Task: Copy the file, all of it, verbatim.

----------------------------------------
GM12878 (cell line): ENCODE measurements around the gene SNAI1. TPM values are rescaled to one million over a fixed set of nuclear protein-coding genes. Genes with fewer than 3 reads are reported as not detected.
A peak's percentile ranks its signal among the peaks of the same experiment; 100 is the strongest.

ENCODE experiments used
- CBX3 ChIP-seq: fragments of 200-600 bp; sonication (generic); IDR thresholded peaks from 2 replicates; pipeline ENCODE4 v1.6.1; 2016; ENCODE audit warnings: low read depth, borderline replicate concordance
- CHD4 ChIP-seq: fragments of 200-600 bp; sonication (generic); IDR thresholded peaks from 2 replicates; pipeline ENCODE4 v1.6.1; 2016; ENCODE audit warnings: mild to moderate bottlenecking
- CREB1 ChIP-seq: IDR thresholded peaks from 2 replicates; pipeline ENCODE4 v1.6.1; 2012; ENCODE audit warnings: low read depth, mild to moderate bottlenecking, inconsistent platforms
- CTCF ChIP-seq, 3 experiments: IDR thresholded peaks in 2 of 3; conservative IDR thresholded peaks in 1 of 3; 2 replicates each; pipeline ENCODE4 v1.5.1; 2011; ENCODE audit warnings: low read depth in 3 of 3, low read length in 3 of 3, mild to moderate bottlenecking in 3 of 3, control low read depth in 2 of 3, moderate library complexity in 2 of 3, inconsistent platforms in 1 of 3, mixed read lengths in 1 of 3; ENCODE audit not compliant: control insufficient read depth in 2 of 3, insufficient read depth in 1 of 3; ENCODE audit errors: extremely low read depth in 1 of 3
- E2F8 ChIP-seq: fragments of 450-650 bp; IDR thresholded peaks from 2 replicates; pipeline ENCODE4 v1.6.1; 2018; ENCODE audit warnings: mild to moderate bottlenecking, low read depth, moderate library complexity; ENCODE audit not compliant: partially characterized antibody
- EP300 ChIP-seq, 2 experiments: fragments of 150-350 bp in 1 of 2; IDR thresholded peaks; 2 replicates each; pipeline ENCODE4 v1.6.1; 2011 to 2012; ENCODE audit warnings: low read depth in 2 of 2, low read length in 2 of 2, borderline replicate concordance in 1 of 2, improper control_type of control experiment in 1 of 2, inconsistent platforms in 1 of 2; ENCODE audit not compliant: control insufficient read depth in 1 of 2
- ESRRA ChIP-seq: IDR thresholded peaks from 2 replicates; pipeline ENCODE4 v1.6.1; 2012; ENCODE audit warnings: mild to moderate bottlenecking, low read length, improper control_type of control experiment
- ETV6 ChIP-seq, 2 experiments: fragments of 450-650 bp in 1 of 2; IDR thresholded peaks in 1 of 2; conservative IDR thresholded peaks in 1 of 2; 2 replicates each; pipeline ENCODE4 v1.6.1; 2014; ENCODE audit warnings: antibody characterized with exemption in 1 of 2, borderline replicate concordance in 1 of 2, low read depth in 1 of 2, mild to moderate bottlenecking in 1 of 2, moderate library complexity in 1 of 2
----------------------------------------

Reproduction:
GM12878 (cell line): ENCODE measurements around the gene SNAI1. TPM values are rescaled to one million over a fixed set of nuclear protein-coding genes. Genes with fewer than 3 reads are reported as not detected.
A peak's percentile ranks its signal among the peaks of the same experiment; 100 is the strongest.

ENCODE experiments used
- CBX3 ChIP-seq: fragments of 200-600 bp; sonication (generic); IDR thresholded peaks from 2 replicates; pipeline ENCODE4 v1.6.1; 2016; ENCODE audit warnings: low read depth, borderline replicate concordance
- CHD4 ChIP-seq: fragments of 200-600 bp; sonication (generic); IDR thresholded peaks from 2 replicates; pipeline ENCODE4 v1.6.1; 2016; ENCODE audit warnings: mild to moderate bottlenecking
- CREB1 ChIP-seq: IDR thresholded peaks from 2 replicates; pipeline ENCODE4 v1.6.1; 2012; ENCODE audit warnings: low read depth, mild to moderate bottlenecking, inconsistent platforms
- CTCF ChIP-seq, 3 experiments: IDR thresholded peaks in 2 of 3; conservative IDR thresholded peaks in 1 of 3; 2 replicates each; pipeline ENCODE4 v1.5.1; 2011; ENCODE audit warnings: low read depth in 3 of 3, low read length in 3 of 3, mild to moderate bottlenecking in 3 of 3, control low read depth in 2 of 3, moderate library complexity in 2 of 3, inconsistent platforms in 1 of 3, mixed read lengths in 1 of 3; ENCODE audit not compliant: control insufficient read depth in 2 of 3, insufficient read depth in 1 of 3; ENCODE audit errors: extremely low read depth in 1 of 3
- E2F8 ChIP-seq: fragments of 450-650 bp; IDR thresholded peaks from 2 replicates; pipeline ENCODE4 v1.6.1; 2018; ENCODE audit warnings: mild to moderate bottlenecking, low read depth, moderate library complexity; ENCODE audit not compliant: partially characterized antibody
- EP300 ChIP-seq, 2 experiments: fragments of 150-350 bp in 1 of 2; IDR thresholded peaks; 2 replicates each; pipeline ENCODE4 v1.6.1; 2011 to 2012; ENCODE audit warnings: low read depth in 2 of 2, low read length in 2 of 2, borderline replicate concordance in 1 of 2, improper control_type of control experiment in 1 of 2, inconsistent platforms in 1 of 2; ENCODE audit not compliant: control insufficient read depth in 1 of 2
- ESRRA ChIP-seq: IDR thresholded peaks from 2 replicates; pipeline ENCODE4 v1.6.1; 2012; ENCODE audit warnings: mild to moderate bottlenecking, low read length, improper control_type of control experiment
- ETV6 ChIP-seq, 2 experiments: fragments of 450-650 bp in 1 of 2; IDR thresholded peaks in 1 of 2; conservative IDR thresholded peaks in 1 of 2; 2 replicates each; pipeline ENCODE4 v1.6.1; 2014; ENCODE audit warnings: antibody characterized with exemption in 1 of 2, borderline replicate concordance in 1 of 2, low read depth in 1 of 2, mild to moderate bottlenecking in 1 of 2, moderate library complexity in 1 of 2